Elizabeth Marshall

about 1843–
Connecticut, United States

The Life of Elizabeth

Elizabeth Marshall was born about 1843, in Connecticut, United States. She married Washington Williams Burr on 5 May 1858, in Connecticut, United States. They were the parents of at least 2 daughters. She lived in Middletown, Middlesex, Connecticut, United States in 1860.

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Family Time Line

Washington Williams Burr
1836–1865
Elizabeth Marshall
1843–
Marriage: 5 May 1858
Laura T Burr
1859–1909
Carrie Burr
1864–

Spouse and Children

MARRIAGE
5 May 1858
Connecticut, United States
children

(2)

    Laura T Burr

    Female1859–1909Female

    Carrie Burr

    Female1864–Female

World Events (8)

1846

Age 3

U.S. acquires vast tracts of Mexican territory in wake of Mexican War including California and New Mexico.
1848 · Slavery is Abolished

Age 5

In 1840, the American Anti-Slavery Society split and slavery started being outlawed in the state. In Canterbury, Connecticut, Prudence Crandall started a school for young African American girls. The people got mad and Crandall was taken to court. The case was lost and that was the beginning of many other cases that would be lost, but it was also the start of having slavery abolished.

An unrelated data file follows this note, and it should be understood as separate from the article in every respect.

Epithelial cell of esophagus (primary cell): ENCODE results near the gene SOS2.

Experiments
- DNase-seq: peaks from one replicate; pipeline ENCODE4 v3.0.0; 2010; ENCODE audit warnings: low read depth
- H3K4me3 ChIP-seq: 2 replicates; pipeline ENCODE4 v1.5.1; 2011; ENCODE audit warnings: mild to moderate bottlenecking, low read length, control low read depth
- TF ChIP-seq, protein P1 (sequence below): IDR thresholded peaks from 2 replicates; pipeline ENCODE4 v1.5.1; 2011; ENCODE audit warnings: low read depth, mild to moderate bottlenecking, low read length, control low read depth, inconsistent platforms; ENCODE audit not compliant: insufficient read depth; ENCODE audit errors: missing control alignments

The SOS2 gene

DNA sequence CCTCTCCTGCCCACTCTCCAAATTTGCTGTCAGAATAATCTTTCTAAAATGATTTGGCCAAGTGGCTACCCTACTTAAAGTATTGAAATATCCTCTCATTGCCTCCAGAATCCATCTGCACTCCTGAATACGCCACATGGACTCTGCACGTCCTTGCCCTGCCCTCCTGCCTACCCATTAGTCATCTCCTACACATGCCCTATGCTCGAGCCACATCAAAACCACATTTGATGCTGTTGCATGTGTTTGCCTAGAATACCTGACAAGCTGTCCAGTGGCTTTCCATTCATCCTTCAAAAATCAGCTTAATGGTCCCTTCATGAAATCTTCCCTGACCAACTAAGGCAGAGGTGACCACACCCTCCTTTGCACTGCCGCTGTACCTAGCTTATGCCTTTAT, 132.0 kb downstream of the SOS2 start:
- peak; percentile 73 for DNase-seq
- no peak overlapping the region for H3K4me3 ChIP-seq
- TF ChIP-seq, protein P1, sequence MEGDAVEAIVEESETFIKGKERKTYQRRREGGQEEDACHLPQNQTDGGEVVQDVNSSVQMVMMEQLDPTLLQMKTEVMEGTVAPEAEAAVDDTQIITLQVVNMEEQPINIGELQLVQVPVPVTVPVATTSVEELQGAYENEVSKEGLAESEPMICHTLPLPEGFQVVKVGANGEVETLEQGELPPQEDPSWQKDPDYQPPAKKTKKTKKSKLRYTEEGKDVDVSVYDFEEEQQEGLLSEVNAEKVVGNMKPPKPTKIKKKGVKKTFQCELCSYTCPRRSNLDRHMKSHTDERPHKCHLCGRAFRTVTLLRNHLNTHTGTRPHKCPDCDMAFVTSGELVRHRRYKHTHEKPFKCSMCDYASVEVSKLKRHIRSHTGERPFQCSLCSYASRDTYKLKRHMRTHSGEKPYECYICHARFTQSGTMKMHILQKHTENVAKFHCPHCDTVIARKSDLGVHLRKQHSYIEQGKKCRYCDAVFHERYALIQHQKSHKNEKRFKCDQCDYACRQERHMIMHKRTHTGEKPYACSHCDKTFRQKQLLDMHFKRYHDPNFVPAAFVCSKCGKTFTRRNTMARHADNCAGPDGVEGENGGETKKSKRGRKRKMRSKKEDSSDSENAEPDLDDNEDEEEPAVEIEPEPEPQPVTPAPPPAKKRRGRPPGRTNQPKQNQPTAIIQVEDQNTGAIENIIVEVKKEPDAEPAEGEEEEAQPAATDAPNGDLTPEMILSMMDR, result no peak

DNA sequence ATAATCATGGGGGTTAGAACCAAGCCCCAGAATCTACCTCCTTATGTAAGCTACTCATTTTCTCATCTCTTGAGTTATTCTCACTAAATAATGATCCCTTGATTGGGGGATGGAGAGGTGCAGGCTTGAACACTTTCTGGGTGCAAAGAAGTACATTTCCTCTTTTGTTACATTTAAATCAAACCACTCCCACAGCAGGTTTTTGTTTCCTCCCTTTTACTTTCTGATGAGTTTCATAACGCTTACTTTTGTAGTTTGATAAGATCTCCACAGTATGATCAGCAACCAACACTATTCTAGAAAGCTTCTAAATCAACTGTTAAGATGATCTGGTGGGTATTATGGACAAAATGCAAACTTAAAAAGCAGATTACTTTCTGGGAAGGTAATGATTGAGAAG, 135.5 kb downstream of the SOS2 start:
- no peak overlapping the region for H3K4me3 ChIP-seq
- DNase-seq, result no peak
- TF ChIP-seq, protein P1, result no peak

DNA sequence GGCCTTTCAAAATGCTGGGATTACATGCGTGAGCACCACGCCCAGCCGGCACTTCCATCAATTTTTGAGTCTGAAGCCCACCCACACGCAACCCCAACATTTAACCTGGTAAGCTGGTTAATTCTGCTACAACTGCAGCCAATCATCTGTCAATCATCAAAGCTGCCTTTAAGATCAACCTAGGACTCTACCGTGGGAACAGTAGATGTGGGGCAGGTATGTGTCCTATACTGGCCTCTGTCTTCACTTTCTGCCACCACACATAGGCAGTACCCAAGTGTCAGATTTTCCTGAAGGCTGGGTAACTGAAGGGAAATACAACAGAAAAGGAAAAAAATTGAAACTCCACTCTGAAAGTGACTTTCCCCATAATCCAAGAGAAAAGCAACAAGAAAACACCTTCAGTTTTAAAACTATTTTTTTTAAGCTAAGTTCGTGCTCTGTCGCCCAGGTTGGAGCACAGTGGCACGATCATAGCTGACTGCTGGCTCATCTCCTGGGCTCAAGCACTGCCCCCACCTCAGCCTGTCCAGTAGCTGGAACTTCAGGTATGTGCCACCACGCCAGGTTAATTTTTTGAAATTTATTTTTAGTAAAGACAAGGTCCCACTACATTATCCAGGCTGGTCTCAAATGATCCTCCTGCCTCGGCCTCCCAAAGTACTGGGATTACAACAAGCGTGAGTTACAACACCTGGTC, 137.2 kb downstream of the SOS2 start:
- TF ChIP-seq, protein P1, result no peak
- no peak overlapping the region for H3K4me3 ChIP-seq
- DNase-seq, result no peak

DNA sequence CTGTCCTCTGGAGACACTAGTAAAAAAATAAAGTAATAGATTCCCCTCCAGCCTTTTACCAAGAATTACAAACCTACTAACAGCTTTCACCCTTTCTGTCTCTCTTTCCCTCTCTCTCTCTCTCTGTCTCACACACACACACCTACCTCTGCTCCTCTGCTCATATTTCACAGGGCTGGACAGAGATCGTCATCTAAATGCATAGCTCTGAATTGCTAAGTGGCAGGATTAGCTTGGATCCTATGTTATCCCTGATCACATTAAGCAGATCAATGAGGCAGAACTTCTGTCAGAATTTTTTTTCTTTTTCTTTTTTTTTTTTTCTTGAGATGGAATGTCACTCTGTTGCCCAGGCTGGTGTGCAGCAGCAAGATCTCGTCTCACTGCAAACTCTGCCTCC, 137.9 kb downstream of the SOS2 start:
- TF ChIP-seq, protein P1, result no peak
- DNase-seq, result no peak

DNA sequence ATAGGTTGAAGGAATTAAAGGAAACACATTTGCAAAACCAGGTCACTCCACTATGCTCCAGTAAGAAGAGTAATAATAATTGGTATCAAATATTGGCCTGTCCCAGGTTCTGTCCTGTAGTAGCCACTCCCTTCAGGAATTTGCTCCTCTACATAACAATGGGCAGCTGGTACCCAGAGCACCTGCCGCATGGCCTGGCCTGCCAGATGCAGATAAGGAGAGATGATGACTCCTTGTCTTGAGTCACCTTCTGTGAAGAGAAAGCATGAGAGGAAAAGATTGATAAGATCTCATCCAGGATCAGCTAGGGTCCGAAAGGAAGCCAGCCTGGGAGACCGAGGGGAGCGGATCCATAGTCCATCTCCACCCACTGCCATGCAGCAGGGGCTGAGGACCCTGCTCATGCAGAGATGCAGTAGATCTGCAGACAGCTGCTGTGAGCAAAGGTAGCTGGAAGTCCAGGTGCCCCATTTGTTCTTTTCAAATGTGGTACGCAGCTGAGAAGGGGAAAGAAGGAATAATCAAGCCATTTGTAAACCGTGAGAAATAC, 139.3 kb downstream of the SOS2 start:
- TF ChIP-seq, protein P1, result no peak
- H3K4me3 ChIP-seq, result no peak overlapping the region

1875 · A Treaty with Hawaii

Age 32

In the Mid 1870s, The United States sought out the Kingdom of Hawaii to make a free trade agreement. The Treaty gave the Hawaiians access to the United States agricultural markets and it gave the United States a part of land which later became Pearl Harbor.

Name Meaning

English and Scottish: status name or occupational name from Middle English, Old French maresc(h)al ‘marshal’. The term is of Germanic origin (compare Old High German marah ‘horse’, ‘mare’ + scalc ‘servant’). Originally it denoted a man who looked after horses, but by the heyday of medieval surname formation it denoted on the one hand one of the most important servants in a great household (in the royal household a high official of state, one with military responsibilities), and on the other a humble shoeing smith or farrier. It was also an occupational name for a medieval court officer responsible for the custody of prisoners. An even wider range of meanings is found in some other languages: compare for example Polish Marszałek ( see Marszalek ). The surname is also borne by Jews, presumably as an Americanized form of one or more likesounding Jewish surnames.

Dictionary of American Family Names © Patrick Hanks 2003, 2006.

Possible Related Names

Sources (3)

  • Elizabeth Burr in household of W W Burr, "United States Census, 1860"
  • Elizabeth Marshall, "Connecticut Marriages, 1630-1997"
  • Elizabeth Marshall, "Connecticut Marriages, 1630-1997"

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